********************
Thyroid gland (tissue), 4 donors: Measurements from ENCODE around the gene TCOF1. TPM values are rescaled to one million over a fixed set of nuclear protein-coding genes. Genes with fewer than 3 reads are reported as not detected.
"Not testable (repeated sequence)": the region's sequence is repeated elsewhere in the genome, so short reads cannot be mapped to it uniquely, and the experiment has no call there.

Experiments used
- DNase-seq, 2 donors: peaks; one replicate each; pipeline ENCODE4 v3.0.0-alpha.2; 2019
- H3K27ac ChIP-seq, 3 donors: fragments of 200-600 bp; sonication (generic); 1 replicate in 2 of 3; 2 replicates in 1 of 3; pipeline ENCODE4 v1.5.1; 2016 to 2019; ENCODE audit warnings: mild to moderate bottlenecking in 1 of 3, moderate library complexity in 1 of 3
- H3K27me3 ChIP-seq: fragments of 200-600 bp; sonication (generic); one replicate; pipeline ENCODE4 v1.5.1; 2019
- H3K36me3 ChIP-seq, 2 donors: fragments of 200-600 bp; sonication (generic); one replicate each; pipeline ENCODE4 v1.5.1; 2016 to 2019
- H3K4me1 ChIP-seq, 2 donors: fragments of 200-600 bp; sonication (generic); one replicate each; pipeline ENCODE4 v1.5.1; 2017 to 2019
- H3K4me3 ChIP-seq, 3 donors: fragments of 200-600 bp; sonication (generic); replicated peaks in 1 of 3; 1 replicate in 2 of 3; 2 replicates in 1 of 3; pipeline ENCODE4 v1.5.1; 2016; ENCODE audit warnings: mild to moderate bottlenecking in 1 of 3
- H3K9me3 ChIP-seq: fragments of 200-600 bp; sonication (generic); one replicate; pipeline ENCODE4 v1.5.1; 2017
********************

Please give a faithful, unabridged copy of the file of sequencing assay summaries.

Thyroid gland (tissue), 4 donors: Measurements from ENCODE around the gene TCOF1. TPM values are rescaled to one million over a fixed set of nuclear protein-coding genes. Genes with fewer than 3 reads are reported as not detected.
"Not testable (repeated sequence)": the region's sequence is repeated elsewhere in the genome, so short reads cannot be mapped to it uniquely, and the experiment has no call there.

Experiments used
- DNase-seq, 2 donors: peaks; one replicate each; pipeline ENCODE4 v3.0.0-alpha.2; 2019
- H3K27ac ChIP-seq, 3 donors: fragments of 200-600 bp; sonication (generic); 1 replicate in 2 of 3; 2 replicates in 1 of 3; pipeline ENCODE4 v1.5.1; 2016 to 2019; ENCODE audit warnings: mild to moderate bottlenecking in 1 of 3, moderate library complexity in 1 of 3
- H3K27me3 ChIP-seq: fragments of 200-600 bp; sonication (generic); one replicate; pipeline ENCODE4 v1.5.1; 2019
- H3K36me3 ChIP-seq, 2 donors: fragments of 200-600 bp; sonication (generic); one replicate each; pipeline ENCODE4 v1.5.1; 2016 to 2019
- H3K4me1 ChIP-seq, 2 donors: fragments of 200-600 bp; sonication (generic); one replicate each; pipeline ENCODE4 v1.5.1; 2017 to 2019
- H3K4me3 ChIP-seq, 3 donors: fragments of 200-600 bp; sonication (generic); replicated peaks in 1 of 3; 1 replicate in 2 of 3; 2 replicates in 1 of 3; pipeline ENCODE4 v1.5.1; 2016; ENCODE audit warnings: mild to moderate bottlenecking in 1 of 3
- H3K9me3 ChIP-seq: fragments of 200-600 bp; sonication (generic); one replicate; pipeline ENCODE4 v1.5.1; 2017